Triple DFG grant success


September 20, 2021
Ryohei Thomas Nakano, Ka-Wai Ma, Kathrin Wippel

We are delighted to announce that three early career researchers from the Department of Plant Microbe Interactions, namely Kathrin Wippel, Ka-Wai Ma and Ryohei Thomas Nakano have been granted funding for their own positions by the DFG within the scheme of "Eigene Stelle," as part of the DECRyPT consortium.

Plants in nature are in intimate association with a wide variety of microorganisms, which have a significant impact on many aspects of plant physiology, from stress tolerance to plant growth. The microbial community coexisting on and in plant tissues, the plant microbiota, has been a major topic of both basic and applied science for the last decade, given its importance from both ecological and agricultural perspectives.

In line with this, the DFG funded a priority program named "Deconstruction and Reconstruction of Plant Microbiota (DECRyPT)" in 2018 to decipher the molecular mechanisms underlying plant microbiota interactions. Researchers from universities and research institutes across Germany as well as Switzerland have gathered to jointly tackle fundamentally important questions of how the microbial community is assembled, how microbial physiology is influenced by plants in a community context, and how plant microbiota manipulates its host's physiology.

The successful outcome of DECRyPT is evident from a number of research publications in the last few years, many of which arose from synergistic collaborations within the consortium. DECRyPT is now moving to its second funding phase as of January 2022.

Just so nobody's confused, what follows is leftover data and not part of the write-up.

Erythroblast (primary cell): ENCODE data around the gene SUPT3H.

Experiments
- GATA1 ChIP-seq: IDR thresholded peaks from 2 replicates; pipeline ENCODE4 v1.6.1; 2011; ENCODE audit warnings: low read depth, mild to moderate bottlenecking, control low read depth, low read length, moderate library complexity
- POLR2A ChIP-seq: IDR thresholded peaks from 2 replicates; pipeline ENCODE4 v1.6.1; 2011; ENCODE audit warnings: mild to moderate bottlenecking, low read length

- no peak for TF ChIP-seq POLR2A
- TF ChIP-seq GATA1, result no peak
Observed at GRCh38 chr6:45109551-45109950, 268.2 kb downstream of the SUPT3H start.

"Eigene Stelle" is one of the most prestigious funding schemes in Germany, which allows early career researchers to fully commit to research activities to develop their own research field for the future career.


Kathrin Wippel:

Mechanisms and dynamics underlying host preference of commensal root-associated bacteria

“Being now able to pursue my research project in the context of the DECRyPT priority programme makes me feel very proud. In the following three years, with support from the DFG and through fruitful collaborations, I am aiming to decipher how plants benefit from their specific root microbiota, which molecular host and microbial factors contribute to microbiota assembly, and which dynamics and patterns bacteria follow during root colonization. The results will help us to design beneficial and stable field inocula on the way to a more sustainable agriculture. “

Ka-Wai Ma:

Roles of novel ROS-related genes in modulating plant growth-defense responses"

“I am very excited to receive funding from the DFG to support me as an Eigene stelle under the big DECRyPT project. I will be investigating the roles of novel ROS-related genes in modulating plant growth-defense responses and contribute to addressing a broader question of how plants maintain healthy homeostasis with their microbiota members.”

Ryohei Thomas Nakano:

Molecular mechanisms underlying the microbiota-influenced host growth-defense coordination

“It has been my honor to have contributed to the development of DECRyPT during the last years, through which I established fruitful collaborations and networks with the other PIs in DECRyPT. I am deeply pleased to continue this for further years to disentangle the molecular mechanisms by which plant microbiota manipulates the coordination of growth and defense in plant roots. My project will provide an important insight into how plants manage to ensure their growth while restricting the pathogenic invasion at the same time, which in turn helps to establish sustainable agricultural practices.”

Go to Editor View